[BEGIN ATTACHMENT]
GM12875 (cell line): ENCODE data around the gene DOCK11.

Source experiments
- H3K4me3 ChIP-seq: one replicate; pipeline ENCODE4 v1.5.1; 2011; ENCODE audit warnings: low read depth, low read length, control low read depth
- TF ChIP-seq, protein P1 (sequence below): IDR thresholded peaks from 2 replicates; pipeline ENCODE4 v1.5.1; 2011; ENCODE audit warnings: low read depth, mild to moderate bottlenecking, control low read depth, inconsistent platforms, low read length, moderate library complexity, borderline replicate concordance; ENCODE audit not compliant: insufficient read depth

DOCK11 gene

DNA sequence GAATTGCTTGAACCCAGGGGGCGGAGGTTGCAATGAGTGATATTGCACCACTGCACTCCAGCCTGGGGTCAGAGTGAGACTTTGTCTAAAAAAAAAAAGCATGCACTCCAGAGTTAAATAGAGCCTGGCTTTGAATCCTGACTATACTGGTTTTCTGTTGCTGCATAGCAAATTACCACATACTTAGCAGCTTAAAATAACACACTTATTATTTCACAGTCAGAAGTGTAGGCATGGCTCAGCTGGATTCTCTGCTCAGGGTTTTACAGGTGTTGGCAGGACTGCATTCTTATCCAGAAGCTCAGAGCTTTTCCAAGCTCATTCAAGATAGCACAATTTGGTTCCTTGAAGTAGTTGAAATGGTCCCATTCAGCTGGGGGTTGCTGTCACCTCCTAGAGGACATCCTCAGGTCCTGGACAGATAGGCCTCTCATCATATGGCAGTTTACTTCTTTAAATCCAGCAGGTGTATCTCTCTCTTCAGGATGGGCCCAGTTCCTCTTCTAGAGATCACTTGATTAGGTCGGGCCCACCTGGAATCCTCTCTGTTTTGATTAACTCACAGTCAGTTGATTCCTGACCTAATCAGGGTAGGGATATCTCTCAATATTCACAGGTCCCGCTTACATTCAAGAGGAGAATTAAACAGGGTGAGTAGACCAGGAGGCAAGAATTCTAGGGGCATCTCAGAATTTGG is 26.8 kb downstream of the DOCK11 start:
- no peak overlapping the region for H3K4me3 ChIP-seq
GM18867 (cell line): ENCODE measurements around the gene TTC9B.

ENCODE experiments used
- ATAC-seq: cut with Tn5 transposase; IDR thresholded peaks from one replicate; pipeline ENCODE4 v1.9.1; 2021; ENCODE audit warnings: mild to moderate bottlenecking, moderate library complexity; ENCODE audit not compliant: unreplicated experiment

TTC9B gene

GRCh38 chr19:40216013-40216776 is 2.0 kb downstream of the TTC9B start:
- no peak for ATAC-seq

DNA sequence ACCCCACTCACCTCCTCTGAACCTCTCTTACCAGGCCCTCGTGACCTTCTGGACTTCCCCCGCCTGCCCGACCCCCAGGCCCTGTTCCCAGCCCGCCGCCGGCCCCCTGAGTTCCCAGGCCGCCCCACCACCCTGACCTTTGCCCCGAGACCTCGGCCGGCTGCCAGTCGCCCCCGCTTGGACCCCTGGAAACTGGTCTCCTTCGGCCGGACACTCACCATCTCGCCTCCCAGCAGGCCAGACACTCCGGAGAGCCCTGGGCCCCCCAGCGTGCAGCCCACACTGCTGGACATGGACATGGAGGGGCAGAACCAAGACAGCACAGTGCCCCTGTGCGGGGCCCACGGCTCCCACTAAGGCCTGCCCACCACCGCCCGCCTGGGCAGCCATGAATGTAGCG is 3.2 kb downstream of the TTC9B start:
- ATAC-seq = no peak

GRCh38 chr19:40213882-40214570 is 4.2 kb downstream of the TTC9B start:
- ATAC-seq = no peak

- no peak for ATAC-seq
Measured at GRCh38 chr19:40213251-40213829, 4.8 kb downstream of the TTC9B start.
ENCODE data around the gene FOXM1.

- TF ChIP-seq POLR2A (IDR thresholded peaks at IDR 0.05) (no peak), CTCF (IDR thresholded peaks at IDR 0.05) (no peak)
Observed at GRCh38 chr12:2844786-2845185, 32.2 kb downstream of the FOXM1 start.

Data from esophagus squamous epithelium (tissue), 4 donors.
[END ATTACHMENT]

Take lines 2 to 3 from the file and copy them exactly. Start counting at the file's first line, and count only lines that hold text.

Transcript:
Source experiments
- H3K4me3 ChIP-seq: one replicate; pipeline ENCODE4 v1.5.1; 2011; ENCODE audit warnings: low read depth, low read length, control low read depth